The New York Times' Room for Debate blog sets up their latest topic: "Is Privatization a Bad Deal for Cities and States? To save money, New York is turning the clock back on outsourcing by replacing private contractors with city workers."
Contracting works by introducing competition into an otherwise monopolistic system of public service delivery. Governments operate free from competitive forces and without a bottom line. Agency and program budgets are too rarely tied to results, so poor performance in government is often perversely rewarded with budget increases.
Contracting usually generates cost savings for taxpayers between 5 and 20 percent on average, though the benefits of competition extend far beyond cost control. For example, service quality improvements, improved risk management, innovation, and access to outside expertise are other benefits often cited by satisfied government customers.
Contracting out is simply a policy tool, and like any tool, it can be used well or poorly. There are two critical ingredients to successful government contracting. First, public managers should think carefully about the service quality standards they want to achieve, and then develop strong, performance-based contracts that hold contractors accountable for meeting them. Measurable performance standards should be built into contracts, along with incentives for exceeding standards and penalties for underperformance.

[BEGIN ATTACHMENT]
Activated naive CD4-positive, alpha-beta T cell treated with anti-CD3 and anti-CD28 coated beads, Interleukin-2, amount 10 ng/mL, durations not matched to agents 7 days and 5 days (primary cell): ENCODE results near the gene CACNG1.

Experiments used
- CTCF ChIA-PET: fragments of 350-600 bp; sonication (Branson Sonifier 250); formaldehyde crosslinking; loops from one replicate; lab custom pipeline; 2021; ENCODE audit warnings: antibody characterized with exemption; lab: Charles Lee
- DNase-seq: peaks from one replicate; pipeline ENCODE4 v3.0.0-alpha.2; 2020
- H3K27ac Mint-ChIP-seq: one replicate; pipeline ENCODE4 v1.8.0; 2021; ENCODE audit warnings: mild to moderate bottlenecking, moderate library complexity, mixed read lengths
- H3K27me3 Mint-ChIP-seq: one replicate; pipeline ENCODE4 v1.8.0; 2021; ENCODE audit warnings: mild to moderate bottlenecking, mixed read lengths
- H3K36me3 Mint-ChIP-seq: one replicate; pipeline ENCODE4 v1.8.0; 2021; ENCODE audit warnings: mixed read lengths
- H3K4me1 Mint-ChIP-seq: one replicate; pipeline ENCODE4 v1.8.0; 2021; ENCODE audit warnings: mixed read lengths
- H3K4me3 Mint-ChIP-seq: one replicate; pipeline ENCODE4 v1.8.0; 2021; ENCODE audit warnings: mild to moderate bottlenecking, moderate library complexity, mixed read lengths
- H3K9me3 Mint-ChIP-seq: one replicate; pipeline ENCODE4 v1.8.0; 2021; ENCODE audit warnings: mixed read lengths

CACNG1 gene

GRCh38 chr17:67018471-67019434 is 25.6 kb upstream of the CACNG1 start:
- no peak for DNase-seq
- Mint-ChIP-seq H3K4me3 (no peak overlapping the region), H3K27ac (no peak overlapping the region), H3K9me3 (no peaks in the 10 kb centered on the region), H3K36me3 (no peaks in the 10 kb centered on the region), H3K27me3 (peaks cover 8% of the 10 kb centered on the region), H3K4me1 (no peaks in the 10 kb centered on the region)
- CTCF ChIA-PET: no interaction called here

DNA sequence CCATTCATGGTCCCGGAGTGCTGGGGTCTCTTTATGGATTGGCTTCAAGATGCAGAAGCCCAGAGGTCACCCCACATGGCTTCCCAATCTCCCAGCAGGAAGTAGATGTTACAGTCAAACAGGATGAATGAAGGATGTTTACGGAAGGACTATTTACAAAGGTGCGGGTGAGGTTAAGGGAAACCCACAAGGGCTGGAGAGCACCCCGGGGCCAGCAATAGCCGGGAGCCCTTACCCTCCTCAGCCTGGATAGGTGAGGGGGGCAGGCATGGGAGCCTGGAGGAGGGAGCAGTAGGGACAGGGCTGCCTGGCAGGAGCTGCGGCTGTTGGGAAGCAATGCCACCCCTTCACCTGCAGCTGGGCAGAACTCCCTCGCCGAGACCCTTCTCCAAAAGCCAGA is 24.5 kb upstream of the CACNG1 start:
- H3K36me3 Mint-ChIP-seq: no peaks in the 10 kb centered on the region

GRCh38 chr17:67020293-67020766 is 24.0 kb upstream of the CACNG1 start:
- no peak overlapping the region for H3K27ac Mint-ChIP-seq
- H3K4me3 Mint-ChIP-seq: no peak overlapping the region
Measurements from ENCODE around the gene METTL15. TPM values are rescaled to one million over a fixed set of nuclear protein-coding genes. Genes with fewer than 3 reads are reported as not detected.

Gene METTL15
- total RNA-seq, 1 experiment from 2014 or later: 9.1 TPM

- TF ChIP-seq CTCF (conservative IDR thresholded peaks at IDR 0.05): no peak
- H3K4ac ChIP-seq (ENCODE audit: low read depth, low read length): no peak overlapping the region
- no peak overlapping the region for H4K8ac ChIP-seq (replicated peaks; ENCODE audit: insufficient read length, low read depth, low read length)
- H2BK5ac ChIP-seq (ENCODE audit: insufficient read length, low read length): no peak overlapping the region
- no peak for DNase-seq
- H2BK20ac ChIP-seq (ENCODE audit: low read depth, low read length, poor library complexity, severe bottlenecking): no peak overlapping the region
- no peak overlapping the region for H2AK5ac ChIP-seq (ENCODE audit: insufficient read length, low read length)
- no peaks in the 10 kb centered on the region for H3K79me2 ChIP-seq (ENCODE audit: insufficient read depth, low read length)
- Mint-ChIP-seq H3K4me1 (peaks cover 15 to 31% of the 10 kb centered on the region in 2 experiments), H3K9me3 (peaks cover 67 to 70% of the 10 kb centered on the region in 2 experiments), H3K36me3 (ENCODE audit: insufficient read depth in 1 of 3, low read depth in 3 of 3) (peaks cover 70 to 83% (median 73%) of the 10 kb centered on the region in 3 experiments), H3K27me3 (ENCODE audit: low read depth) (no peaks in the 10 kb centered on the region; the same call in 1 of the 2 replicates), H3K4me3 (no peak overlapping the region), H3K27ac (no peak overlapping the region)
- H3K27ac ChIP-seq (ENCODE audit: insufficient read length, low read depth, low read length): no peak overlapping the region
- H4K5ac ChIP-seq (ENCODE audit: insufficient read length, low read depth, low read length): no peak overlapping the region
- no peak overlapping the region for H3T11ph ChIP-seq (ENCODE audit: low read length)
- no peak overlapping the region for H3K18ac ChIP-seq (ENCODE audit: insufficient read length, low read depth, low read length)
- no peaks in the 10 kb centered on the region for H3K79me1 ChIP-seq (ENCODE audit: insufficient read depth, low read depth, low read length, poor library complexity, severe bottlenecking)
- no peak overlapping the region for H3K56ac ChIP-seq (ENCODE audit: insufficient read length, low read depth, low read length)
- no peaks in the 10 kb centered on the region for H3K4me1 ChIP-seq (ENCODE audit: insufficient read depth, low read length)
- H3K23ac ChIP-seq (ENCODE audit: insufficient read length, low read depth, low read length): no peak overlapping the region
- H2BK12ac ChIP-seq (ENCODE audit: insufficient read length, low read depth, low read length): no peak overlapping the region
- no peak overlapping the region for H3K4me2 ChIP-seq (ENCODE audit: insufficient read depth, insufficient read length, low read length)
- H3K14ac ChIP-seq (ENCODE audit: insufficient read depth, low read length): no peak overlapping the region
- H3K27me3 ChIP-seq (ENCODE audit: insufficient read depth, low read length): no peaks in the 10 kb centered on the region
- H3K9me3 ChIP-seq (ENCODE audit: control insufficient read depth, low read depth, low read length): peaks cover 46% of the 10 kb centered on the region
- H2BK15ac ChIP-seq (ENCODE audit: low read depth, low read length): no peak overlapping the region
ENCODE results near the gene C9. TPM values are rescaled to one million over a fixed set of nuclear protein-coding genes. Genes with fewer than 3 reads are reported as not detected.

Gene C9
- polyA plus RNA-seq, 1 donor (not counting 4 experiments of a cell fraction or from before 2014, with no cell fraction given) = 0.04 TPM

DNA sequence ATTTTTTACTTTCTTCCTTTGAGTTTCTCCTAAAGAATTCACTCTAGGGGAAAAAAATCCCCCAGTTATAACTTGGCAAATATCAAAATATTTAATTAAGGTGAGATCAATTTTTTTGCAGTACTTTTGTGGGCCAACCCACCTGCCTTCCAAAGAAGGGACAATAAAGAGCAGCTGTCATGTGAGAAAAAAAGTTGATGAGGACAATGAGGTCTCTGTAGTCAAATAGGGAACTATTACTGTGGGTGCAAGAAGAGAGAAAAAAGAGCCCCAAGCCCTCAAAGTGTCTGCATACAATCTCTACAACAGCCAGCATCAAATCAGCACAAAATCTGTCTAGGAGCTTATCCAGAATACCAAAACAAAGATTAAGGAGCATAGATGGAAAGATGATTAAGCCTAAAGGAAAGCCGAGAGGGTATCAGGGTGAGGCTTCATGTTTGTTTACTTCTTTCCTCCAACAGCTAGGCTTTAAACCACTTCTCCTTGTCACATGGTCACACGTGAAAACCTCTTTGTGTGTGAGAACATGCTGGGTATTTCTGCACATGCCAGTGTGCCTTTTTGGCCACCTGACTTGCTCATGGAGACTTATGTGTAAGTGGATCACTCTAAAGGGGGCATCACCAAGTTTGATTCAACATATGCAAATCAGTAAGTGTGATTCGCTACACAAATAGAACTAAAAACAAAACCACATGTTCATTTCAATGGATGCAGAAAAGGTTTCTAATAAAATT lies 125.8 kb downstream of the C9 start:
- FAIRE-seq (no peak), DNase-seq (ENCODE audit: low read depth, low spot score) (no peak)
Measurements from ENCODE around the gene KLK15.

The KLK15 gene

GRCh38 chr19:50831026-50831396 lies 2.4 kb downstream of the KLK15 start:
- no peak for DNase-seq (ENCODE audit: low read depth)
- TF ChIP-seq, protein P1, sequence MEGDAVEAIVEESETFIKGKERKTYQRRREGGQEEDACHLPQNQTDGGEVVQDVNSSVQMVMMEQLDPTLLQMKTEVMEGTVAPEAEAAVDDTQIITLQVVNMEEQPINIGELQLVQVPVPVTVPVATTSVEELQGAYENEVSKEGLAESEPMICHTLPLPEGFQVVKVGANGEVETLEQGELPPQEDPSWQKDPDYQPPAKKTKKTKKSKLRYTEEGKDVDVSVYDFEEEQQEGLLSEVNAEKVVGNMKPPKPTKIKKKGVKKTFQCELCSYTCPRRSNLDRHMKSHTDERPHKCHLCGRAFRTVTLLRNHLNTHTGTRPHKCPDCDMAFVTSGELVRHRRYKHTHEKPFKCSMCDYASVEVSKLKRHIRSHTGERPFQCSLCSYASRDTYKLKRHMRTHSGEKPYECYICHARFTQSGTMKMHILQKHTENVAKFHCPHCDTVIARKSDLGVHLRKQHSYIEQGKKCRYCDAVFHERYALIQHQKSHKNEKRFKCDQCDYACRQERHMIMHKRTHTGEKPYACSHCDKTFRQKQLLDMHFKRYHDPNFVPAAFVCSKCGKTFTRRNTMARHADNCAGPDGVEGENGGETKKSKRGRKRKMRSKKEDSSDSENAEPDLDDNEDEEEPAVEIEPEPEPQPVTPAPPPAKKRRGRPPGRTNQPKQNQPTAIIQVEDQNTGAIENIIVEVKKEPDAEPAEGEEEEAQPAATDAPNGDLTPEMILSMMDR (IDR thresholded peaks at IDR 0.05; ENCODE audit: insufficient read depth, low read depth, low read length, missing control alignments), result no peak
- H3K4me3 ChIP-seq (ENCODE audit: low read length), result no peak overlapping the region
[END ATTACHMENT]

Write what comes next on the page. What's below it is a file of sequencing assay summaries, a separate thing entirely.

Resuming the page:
Second, once a performance-based contract is in place, government managers must monitor and enforce the terms of the contract to ensure that contractors perform.
Government contracting needs to be seen as part of a larger fiscal management toolkit that includes performance assessment, priority-based budgeting, sunset reviews, and many other approaches to reform.
Full Gilroy take here. The rest of the Room for Debate discussion is here. Stephen Goldsmith, deputy mayor of New York, helped prompt this topic and you can catch him in Reason.tv's Reason Saves Cleveland video "Privatize It."